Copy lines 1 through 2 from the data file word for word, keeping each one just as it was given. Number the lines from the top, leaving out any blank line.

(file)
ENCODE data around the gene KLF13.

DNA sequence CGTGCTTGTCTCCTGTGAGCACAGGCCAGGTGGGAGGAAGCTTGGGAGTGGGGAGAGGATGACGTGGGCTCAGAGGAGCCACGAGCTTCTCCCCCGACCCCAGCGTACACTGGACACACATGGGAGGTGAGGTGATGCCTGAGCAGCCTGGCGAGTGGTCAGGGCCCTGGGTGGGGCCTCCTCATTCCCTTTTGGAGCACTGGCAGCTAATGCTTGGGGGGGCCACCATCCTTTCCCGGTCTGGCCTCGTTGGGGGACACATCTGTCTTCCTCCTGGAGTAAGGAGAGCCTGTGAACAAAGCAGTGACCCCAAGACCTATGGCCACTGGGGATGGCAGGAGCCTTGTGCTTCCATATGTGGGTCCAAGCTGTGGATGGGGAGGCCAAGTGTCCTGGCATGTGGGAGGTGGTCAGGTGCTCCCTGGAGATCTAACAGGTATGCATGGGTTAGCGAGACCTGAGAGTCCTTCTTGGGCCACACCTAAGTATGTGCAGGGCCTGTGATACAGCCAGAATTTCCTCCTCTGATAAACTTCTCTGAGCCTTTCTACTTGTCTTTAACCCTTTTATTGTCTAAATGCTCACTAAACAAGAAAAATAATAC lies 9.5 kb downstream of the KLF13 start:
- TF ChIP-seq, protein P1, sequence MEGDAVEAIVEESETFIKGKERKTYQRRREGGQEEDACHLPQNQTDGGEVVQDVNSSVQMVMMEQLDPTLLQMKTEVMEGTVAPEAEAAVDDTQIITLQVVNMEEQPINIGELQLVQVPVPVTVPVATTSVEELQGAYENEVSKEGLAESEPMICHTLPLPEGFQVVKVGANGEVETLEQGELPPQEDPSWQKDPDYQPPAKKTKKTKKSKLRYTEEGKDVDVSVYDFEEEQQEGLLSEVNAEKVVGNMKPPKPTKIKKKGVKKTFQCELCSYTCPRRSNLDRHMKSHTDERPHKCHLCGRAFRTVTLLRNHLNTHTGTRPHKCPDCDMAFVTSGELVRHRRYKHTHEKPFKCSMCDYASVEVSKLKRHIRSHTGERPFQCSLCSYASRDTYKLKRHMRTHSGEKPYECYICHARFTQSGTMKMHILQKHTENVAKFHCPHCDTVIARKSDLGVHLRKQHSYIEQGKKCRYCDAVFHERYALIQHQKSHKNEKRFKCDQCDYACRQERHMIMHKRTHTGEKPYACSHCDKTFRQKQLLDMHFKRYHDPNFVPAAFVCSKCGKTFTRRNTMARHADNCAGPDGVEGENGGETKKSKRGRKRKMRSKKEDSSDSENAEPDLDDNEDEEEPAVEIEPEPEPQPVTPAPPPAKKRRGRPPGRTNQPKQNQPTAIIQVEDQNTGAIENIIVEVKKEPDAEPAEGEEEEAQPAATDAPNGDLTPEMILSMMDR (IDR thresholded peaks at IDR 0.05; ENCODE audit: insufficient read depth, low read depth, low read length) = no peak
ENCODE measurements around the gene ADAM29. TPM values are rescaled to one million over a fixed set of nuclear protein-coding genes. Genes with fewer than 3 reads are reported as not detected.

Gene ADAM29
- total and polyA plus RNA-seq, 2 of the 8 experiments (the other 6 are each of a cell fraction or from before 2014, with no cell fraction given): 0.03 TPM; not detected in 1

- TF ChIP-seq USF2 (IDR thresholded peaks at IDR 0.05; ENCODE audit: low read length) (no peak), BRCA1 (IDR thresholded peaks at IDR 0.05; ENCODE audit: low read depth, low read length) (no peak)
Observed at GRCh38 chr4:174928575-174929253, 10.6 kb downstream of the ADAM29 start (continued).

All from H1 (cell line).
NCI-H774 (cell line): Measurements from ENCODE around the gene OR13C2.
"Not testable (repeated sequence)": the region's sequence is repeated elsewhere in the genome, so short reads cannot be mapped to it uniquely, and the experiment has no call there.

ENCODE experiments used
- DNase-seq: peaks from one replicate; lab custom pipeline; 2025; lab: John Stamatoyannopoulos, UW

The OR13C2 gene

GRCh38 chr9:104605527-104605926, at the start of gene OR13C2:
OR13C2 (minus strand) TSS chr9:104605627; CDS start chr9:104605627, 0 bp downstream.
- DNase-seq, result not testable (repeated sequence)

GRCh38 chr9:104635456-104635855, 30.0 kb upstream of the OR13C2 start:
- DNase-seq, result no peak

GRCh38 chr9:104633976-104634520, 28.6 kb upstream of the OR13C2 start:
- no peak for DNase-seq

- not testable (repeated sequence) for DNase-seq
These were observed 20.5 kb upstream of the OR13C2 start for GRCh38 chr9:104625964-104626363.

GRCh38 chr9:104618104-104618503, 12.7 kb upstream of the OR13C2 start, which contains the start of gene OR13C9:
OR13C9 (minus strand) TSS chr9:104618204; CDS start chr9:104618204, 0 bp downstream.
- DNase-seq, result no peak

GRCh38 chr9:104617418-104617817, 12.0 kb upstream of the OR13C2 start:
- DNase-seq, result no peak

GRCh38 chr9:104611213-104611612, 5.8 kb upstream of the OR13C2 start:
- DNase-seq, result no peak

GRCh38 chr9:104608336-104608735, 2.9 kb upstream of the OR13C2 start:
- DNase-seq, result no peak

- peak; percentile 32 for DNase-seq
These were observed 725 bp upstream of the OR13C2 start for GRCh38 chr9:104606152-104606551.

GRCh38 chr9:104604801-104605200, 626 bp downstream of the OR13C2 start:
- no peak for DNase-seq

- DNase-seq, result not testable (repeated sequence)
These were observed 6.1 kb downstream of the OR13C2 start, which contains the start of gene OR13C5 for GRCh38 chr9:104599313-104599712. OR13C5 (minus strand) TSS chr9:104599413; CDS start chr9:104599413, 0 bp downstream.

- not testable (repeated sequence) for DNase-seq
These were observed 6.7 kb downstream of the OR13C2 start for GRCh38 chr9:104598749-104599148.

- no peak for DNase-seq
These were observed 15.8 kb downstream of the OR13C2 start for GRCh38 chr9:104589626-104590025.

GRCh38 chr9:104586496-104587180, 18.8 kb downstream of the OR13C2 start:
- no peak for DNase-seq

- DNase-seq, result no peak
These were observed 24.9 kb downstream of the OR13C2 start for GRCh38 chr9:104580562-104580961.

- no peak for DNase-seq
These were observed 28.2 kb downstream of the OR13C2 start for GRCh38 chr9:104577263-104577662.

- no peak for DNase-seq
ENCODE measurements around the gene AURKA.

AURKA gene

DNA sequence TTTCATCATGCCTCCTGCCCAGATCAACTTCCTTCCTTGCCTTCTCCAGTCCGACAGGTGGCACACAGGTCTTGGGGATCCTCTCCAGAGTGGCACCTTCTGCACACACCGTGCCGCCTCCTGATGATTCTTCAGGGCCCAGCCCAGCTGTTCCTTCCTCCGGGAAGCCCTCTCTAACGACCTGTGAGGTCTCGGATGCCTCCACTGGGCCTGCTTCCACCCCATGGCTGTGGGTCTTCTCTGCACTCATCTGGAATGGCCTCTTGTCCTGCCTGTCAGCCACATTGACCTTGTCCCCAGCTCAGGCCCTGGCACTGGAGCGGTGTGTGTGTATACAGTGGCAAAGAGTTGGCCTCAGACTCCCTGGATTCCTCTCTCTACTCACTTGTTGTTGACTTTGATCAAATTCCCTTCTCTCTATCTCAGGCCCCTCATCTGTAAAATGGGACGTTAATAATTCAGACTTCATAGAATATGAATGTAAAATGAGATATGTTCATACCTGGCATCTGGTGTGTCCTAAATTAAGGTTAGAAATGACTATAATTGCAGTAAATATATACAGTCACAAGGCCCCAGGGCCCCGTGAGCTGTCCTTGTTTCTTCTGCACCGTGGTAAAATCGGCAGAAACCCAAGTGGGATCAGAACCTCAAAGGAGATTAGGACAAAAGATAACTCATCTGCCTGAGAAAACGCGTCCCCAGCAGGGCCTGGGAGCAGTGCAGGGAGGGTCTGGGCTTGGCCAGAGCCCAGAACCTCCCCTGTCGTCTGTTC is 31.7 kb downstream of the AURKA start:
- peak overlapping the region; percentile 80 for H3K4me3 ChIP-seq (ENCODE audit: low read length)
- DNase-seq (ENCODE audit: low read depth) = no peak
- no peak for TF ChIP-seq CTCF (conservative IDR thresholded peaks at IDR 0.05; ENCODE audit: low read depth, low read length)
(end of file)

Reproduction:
ENCODE data around the gene KLF13.

DNA sequence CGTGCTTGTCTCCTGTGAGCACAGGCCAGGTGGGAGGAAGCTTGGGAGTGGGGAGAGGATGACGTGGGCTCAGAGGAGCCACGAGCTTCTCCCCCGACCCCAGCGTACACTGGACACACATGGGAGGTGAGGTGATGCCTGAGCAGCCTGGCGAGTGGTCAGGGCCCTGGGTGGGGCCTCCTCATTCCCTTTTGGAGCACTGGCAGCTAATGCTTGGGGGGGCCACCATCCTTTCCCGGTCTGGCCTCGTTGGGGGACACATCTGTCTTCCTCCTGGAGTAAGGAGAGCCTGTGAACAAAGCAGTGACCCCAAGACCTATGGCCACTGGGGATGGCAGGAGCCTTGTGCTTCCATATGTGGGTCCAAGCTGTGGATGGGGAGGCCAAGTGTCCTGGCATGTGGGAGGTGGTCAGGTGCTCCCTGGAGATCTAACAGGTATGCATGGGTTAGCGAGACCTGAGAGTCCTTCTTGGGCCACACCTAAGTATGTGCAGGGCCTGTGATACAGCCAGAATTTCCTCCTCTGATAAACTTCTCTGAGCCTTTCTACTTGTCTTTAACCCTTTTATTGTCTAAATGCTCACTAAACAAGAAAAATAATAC lies 9.5 kb downstream of the KLF13 start: